There are other types of APIs as well, but these are some of the most common and widely used. The choice of API type will depend on the specific requirements of the application and the data being accessed.


API request methods


APIs utilize various request methods that define how a client app is allowed to interact with online systems. These particular approaches usually revolve around acquiring and manipulating information stored in those systems.


To be specific, there exist five popular kinds of API request methods: GET, POST, PUT, PATCH, and DELETE.


Consequently seeking information is made easy via GET requests, while creating fresh details may only be accomplished through POST logic. Updating older information must be done using PUT protocol, while PATCH may alter it if needed, and DELETE will remove any redundant files. Powerful, dynamic applications can be created by effectively utilizing a combination of methods distinguished by their unique purposes and applications.


Here is a high-level overview of several types of API methods:


  • GET method: retrieves information or data from a specified resource

  • POST method: submits data to be processed to a specified resource

  • PUT method: updates a specified resource with new data

  • DELETE method: deletes a specified resource

  • PATCH method: partially updates a specified resource

  • OPTIONS method: retrieves the supported HTTP methods of a server endpoint

  • HEAD method: retrieves only the headers of a response without the response body

  • CONNECT method: establishes a network connection to a resource, typically used for SSL/TLS tunneling

  • TRACE method: echoes the received request back to the client, for debugging purposes


API methods are typically used to interact with web services or web applications, allowing developers to access and manipulate data or functionality from a remote source.


HTTP status codes


In most cases APIs will respond to requests with the standard HTTP status code definitions. If the API fails to validate a request, it will respond with a validation error message (JSON or XML) describing the issue.

Here are some common HTTP status codes you may encounter:


200: "OK"

201: "Success"

204: "Success"

301: "Login required"

304: "Not Modified"

400: "There was a parsing error."

400: "Bad Request"

400: "There was a missing reference."

400: "There was a serialization error."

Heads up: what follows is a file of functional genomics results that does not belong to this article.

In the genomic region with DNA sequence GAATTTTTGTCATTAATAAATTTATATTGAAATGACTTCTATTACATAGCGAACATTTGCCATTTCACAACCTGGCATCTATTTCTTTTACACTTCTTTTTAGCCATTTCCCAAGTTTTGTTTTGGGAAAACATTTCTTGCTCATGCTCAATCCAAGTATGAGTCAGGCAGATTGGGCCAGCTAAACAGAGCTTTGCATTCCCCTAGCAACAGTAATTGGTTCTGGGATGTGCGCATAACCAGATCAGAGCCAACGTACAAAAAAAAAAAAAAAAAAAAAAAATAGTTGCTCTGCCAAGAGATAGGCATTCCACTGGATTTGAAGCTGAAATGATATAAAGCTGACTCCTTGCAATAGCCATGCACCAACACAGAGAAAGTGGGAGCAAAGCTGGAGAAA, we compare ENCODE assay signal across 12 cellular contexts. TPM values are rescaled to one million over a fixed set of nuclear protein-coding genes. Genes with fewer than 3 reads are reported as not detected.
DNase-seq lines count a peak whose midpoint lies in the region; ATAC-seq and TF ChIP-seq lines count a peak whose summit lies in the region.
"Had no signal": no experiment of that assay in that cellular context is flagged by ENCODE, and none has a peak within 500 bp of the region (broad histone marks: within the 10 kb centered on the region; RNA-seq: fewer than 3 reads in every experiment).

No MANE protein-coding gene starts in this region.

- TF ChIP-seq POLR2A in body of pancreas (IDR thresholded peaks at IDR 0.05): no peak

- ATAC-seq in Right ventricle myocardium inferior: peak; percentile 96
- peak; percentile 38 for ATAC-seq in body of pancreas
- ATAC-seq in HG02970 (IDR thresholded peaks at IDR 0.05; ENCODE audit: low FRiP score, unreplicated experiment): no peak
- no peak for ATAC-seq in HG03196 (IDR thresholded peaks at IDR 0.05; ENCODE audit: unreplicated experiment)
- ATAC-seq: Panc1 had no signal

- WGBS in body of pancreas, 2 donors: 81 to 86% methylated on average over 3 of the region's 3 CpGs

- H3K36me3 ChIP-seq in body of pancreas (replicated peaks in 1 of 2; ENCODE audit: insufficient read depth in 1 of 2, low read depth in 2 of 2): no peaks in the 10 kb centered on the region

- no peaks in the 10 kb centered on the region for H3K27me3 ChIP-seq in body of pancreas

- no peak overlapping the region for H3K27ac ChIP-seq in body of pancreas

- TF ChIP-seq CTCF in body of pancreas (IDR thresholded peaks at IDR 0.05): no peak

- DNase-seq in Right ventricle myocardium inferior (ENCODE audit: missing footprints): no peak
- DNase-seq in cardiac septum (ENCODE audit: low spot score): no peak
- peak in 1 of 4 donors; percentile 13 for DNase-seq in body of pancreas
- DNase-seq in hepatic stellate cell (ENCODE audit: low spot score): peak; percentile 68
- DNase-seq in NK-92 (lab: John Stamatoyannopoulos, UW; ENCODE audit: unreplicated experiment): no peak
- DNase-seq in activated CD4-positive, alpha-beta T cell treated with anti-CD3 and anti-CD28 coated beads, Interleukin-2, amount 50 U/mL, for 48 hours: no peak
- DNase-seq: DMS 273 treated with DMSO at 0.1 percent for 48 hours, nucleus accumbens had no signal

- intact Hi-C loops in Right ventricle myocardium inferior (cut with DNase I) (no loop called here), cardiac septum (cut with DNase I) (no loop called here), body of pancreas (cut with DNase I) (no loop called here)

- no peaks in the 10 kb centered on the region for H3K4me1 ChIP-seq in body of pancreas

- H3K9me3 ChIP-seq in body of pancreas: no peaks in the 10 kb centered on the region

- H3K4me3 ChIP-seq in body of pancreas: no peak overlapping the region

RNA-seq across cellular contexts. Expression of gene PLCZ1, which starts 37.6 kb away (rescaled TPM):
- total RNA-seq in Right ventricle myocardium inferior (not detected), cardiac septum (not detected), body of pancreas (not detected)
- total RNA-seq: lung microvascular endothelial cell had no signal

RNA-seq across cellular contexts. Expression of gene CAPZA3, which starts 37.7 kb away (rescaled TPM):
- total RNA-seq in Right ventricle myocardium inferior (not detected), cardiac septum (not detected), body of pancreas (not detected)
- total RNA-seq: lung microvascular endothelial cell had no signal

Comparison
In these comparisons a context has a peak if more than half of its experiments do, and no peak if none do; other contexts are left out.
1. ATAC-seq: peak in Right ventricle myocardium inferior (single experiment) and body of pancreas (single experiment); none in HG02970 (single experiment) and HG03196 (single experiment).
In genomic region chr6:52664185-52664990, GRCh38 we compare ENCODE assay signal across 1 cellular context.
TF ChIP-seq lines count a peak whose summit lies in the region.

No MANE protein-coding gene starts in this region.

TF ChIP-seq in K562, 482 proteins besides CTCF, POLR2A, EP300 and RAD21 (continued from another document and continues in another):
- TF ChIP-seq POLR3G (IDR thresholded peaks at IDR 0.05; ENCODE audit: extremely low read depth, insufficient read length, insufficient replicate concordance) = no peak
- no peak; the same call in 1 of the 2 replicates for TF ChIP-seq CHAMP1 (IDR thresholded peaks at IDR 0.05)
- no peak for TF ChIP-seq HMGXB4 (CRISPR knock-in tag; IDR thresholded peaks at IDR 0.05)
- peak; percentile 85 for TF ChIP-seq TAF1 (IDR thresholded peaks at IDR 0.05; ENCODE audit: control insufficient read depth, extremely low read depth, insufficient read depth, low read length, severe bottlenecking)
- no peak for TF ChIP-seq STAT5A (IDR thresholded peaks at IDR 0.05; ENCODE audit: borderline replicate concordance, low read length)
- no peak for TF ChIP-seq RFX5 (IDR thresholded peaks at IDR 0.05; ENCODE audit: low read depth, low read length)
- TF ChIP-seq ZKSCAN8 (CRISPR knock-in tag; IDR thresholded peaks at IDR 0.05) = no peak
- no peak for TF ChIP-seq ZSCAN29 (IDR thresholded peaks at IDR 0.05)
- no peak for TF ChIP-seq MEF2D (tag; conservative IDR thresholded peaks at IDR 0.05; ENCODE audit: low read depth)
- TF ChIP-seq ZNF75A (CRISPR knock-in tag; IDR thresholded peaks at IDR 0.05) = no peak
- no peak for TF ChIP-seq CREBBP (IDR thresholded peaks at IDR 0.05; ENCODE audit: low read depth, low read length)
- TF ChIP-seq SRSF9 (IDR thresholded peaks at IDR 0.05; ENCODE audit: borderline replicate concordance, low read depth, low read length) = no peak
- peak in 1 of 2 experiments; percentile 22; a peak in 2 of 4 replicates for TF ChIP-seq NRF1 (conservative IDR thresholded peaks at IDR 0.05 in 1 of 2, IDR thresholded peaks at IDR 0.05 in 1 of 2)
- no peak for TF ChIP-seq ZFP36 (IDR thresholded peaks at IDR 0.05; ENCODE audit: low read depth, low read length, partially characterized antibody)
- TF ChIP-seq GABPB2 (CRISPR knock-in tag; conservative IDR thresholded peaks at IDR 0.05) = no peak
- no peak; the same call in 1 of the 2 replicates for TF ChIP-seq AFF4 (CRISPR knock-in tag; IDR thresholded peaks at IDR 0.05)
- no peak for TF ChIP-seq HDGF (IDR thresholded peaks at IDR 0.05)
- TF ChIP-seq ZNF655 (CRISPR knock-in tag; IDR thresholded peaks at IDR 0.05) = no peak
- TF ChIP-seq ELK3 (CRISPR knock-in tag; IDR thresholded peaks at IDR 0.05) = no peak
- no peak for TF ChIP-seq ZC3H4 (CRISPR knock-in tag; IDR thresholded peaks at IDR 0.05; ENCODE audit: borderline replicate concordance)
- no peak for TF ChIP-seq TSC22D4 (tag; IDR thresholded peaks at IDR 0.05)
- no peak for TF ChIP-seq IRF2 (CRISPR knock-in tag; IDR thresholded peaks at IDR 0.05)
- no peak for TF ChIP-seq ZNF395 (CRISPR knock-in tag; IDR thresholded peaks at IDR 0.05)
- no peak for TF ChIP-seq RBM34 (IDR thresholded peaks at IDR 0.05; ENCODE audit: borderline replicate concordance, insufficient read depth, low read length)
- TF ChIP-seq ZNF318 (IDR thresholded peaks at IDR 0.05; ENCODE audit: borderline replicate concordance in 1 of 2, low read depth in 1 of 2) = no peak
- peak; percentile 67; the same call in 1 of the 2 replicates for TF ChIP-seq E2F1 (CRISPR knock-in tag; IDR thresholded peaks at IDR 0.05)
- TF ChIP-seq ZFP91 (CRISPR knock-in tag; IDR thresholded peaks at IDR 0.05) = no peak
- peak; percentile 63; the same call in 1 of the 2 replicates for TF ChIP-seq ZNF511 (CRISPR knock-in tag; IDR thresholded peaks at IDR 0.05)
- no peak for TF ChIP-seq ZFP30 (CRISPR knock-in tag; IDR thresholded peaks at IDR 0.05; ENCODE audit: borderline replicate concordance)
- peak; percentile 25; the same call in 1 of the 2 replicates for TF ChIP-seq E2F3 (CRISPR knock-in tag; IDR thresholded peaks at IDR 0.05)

400: "There was a validation error" (see Validation errors)

401: "Login required"

401: "Unauthorized"

401: "You are not authorized to make this request"

403: "Forbidden"

403: "This service has not been enabled for your site."

403: "XSRF Protection Failure"

404: "The requested resource was not found."

409: "There was a conflict."

412: "The resource you are attempting to delete has dependencies, and cannot be deleted"

413: "Storage space exceeded."

429: "Too Many Requests"

500: "The service has encountered an error."

500: "Internal Server Error"

502: "Bad Gateway"

503: "Service Unavailable".

503: "There was a timeout processing the request".


Conclusion


Understanding the different types of web APIs, API protocols, API request methods & HTTP status codes is essential for developers looking to create modern web applications.


REST APIs are the most common type of protocol, while GraphQL is a newer type of protocol that allows for more efficient and targeted data retrieval. SOAP, RPC, and webhook API protocols also each have their place.

When it comes to API request methods, the methods used depend varying on the type of data to be sent and the desired action. Each method has its own strengths and uses, and developers should carefully consider their options.


In the end, the choice of web API type, protocol, and request method varies depending on your requirements and goals. By understanding the differences between these options, developers can choose the approaches best suited for their project and ultimately build more robust, effective applications.